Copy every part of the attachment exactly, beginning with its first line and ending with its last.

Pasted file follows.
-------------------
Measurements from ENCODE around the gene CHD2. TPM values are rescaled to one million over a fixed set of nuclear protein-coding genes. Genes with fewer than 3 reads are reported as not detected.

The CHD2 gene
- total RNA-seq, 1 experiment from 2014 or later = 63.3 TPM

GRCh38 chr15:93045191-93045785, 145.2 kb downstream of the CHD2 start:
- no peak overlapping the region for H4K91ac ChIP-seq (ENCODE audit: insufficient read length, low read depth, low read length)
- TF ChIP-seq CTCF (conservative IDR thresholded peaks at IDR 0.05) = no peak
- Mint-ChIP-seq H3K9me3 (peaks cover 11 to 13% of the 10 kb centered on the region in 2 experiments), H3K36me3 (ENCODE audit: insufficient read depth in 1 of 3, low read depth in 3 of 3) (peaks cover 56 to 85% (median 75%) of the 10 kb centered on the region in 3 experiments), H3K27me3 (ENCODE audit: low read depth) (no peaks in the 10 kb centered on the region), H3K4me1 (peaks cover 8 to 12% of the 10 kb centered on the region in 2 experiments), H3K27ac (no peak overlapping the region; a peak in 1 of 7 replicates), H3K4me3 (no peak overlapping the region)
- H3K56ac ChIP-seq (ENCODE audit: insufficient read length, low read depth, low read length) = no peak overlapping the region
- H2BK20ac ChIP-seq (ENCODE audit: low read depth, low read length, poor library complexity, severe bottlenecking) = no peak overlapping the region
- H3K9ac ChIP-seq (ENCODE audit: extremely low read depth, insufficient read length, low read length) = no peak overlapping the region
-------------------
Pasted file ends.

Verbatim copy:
Measurements from ENCODE around the gene CHD2. TPM values are rescaled to one million over a fixed set of nuclear protein-coding genes. Genes with fewer than 3 reads are reported as not detected.

The CHD2 gene
- total RNA-seq, 1 experiment from 2014 or later = 63.3 TPM

GRCh38 chr15:93045191-93045785, 145.2 kb downstream of the CHD2 start:
- no peak overlapping the region for H4K91ac ChIP-seq (ENCODE audit: insufficient read length, low read depth, low read length)
- TF ChIP-seq CTCF (conservative IDR thresholded peaks at IDR 0.05) = no peak
- Mint-ChIP-seq H3K9me3 (peaks cover 11 to 13% of the 10 kb centered on the region in 2 experiments), H3K36me3 (ENCODE audit: insufficient read depth in 1 of 3, low read depth in 3 of 3) (peaks cover 56 to 85% (median 75%) of the 10 kb centered on the region in 3 experiments), H3K27me3 (ENCODE audit: low read depth) (no peaks in the 10 kb centered on the region), H3K4me1 (peaks cover 8 to 12% of the 10 kb centered on the region in 2 experiments), H3K27ac (no peak overlapping the region; a peak in 1 of 7 replicates), H3K4me3 (no peak overlapping the region)
- H3K56ac ChIP-seq (ENCODE audit: insufficient read length, low read depth, low read length) = no peak overlapping the region
- H2BK20ac ChIP-seq (ENCODE audit: low read depth, low read length, poor library complexity, severe bottlenecking) = no peak overlapping the region
- H3K9ac ChIP-seq (ENCODE audit: extremely low read depth, insufficient read length, low read length) = no peak overlapping the region